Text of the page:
And even if the car customer's call for leather substitutes is currently rather a low beep, the need for animal-free upholstery fabrics could increase significantly in the short term. In the design center, for example, there are prototypes of luxurious interior door panels made of Dinamica. The material is made from 100 percent plastic granulate. This granulate is based on, for example, PET bottles, and in the future it could also be plastic waste fished from the ocean. In any case, the Dinamica material looks high-quality and feels similar to leather. The sheer appearance of surfaces can be simulated and changed with projections from the inside - the Nizza design team is also experimenting intensively with this. Above all, it is said that the look must not appear cheap - after all, because of Gorden Wagener's flair for luxury in top equipment, Mercedes employees have long been talking about the fact that these are 'Ultimate Gorden'class='v-A_-article__inline-container'>
Vision Mercedes Simplex
At the opening of the design center, Gorden Wagener is presenting the Vision Mercedes Simplex as the highlight. Enthusiasts were already out and about in Nice with the original Simplex from the early 1900s - after all, the Côte d'Azur was a high society hotspot even then. At that time, businessman Emil Jellinek, who lives in Nice, competed in car races on the Côte d’Azur under the pseudonym 'Monsieur Mercédès', the first name of his daughter. The new Simplex has no chance of being realized in series, it is only intended as a show car that shows the cornerstones of the future of Mercedes design. The well-proportioned study has hardly any edges and stands under the Mediterranean sun as if cast in one piece. The front grill is more of a mirror and its frame is rose gold plated. The four-spoke rims do not turn, only a ring covered with the tire provides propulsion. Only electric units are used as motors - they drive all four wheels.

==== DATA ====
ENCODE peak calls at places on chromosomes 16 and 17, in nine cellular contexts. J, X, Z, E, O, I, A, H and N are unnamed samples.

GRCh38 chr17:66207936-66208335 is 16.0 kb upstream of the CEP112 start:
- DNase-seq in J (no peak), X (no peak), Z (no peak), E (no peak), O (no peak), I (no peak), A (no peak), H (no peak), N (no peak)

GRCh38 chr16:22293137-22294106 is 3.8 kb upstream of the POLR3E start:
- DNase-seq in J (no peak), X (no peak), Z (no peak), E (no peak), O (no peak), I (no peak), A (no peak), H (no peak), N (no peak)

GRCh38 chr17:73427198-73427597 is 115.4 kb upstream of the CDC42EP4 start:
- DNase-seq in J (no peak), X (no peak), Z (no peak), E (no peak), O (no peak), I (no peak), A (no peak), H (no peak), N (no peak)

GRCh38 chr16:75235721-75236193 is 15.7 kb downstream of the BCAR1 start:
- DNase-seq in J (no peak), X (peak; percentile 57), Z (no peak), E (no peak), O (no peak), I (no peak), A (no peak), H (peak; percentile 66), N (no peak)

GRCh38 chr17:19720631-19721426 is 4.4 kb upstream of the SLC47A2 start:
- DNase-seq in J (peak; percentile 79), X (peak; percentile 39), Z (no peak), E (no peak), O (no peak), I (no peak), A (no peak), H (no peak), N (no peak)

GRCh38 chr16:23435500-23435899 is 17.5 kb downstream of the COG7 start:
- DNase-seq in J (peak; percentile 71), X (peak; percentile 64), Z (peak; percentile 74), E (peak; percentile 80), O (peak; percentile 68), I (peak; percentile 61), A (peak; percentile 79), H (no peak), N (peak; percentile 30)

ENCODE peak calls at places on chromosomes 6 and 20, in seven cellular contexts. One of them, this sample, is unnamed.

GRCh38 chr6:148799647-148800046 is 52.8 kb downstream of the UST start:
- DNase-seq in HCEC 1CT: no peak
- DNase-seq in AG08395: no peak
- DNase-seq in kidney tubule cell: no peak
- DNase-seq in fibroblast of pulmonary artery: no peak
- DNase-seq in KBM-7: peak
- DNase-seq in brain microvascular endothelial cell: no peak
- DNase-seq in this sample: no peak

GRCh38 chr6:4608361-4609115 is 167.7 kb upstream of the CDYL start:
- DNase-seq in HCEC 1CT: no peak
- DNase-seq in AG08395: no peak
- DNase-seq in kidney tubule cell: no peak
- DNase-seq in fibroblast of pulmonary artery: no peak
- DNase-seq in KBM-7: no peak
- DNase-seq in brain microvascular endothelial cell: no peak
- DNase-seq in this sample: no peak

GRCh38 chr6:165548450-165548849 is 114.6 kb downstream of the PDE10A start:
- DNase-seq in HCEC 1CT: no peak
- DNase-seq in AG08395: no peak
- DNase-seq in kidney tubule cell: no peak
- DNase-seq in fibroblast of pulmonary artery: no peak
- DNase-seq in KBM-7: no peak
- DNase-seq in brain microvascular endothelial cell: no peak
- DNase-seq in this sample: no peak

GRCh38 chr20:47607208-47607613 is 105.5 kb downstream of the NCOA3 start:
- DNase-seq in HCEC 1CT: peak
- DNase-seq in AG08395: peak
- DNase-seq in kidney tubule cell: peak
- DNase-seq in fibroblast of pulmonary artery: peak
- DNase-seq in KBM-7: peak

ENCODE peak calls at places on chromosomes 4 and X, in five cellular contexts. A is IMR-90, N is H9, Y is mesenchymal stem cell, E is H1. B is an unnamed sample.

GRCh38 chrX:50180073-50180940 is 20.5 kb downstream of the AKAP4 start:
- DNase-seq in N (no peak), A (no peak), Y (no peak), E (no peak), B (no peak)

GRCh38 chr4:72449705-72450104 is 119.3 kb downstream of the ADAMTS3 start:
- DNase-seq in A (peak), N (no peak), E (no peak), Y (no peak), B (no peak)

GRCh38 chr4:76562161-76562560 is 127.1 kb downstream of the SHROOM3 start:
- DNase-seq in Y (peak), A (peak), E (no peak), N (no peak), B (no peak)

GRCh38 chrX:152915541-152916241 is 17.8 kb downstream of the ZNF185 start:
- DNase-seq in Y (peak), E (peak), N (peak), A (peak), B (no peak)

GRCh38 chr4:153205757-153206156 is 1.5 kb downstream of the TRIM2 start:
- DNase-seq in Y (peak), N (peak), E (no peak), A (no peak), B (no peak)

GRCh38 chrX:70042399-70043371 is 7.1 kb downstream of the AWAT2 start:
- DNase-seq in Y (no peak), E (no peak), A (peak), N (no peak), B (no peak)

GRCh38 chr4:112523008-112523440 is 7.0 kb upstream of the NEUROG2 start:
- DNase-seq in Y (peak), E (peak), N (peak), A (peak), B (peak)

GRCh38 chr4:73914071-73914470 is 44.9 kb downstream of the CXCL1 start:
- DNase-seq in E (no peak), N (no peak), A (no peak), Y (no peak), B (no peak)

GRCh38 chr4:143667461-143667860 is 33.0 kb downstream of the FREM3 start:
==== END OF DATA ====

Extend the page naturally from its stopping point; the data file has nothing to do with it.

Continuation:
The passenger compartment of the two-seater is visually clearly separated from the large engine compartment by a darker paintwork - additionally in the presentationdarkened by a parasol. Operation is reduced to the bare essentials, the cockpit is not paved with screens. The steering wheel looks a bit like a work of art and the steering column is surrounded by a glass tube. The occupants sit on a well-padded and soft-fabric-covered couch, the Chesterfield buttons of which connect with a cozy look and the past. A small design bag hangs behind the passenger compartment at the axle level. This trunk replacement is similar to the luggage of the French luxury goods manufacturer Louis Vuitton, but is a design by the Mercedes designers.
The new design center in Nice is now starting work, but the center for interior design is doing it Lake Como dense. The former Mercedes chief designer Bruno Sacco built it in the 1990s, and 20 employees took care of interior design. In Nice, with 40 employees, twice as many people are working on the Mercedes design future.